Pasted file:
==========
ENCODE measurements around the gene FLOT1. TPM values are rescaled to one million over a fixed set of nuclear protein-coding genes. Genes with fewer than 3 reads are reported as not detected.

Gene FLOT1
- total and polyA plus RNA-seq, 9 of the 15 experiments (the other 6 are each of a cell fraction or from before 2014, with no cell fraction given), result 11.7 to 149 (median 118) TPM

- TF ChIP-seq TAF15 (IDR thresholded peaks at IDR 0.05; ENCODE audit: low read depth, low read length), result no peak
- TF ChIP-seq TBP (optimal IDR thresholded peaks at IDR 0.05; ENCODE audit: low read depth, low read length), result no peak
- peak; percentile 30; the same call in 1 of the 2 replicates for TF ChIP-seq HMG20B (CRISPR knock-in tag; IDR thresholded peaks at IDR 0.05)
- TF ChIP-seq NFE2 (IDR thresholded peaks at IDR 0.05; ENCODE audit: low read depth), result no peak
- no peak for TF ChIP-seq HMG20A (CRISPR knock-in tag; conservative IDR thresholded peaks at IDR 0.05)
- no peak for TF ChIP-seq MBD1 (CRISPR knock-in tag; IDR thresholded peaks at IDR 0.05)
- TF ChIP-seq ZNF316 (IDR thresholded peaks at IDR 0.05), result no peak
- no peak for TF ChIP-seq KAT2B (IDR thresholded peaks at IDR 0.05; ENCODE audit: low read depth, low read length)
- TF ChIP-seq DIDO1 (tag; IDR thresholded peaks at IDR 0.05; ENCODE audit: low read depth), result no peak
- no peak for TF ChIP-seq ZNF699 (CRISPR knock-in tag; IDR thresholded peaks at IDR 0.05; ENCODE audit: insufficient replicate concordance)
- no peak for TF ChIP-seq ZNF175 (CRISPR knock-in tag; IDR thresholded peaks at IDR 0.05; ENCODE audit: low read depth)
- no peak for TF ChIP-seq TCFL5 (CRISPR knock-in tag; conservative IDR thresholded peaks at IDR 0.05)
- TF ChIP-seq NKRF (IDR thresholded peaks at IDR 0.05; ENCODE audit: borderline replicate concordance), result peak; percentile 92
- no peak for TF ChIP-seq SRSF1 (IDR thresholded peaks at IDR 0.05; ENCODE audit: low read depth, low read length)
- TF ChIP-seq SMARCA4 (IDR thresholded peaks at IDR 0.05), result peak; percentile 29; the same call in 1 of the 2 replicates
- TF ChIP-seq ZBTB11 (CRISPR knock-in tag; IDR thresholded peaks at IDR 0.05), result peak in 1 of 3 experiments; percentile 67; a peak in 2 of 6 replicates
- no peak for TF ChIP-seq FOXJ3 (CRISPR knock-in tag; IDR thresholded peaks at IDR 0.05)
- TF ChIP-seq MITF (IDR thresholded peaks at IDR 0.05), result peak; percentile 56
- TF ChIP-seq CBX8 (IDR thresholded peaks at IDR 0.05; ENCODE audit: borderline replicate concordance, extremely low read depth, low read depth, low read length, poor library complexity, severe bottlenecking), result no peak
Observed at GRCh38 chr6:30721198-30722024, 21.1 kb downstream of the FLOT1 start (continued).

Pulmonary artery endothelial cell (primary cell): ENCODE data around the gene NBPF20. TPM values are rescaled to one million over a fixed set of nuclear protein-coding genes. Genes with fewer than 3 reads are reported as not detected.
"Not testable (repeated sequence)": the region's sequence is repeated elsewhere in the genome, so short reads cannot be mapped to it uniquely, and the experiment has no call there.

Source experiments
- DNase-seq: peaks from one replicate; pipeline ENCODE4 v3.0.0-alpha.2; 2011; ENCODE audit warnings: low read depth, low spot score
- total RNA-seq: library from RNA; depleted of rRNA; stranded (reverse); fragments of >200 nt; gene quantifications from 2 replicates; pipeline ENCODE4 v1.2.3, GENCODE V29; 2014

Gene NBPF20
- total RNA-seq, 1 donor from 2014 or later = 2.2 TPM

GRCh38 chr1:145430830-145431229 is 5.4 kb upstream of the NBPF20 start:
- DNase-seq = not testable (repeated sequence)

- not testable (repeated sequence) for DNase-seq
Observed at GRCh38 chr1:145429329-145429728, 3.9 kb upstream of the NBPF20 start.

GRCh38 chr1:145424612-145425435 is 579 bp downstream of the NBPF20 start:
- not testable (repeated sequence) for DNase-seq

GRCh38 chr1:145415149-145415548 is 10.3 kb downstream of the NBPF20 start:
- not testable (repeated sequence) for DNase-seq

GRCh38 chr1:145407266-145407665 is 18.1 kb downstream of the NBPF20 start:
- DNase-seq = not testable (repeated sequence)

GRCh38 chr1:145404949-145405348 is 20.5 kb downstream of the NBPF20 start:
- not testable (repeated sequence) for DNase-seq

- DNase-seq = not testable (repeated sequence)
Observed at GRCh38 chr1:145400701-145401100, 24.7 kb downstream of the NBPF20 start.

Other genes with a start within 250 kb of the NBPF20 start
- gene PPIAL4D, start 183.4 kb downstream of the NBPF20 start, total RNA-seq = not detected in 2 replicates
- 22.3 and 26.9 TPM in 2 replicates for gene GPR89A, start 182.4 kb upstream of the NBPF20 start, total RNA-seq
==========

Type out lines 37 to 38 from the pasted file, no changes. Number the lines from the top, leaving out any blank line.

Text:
GRCh38 chr1:145415149-145415548 is 10.3 kb downstream of the NBPF20 start:
- not testable (repeated sequence) for DNase-seq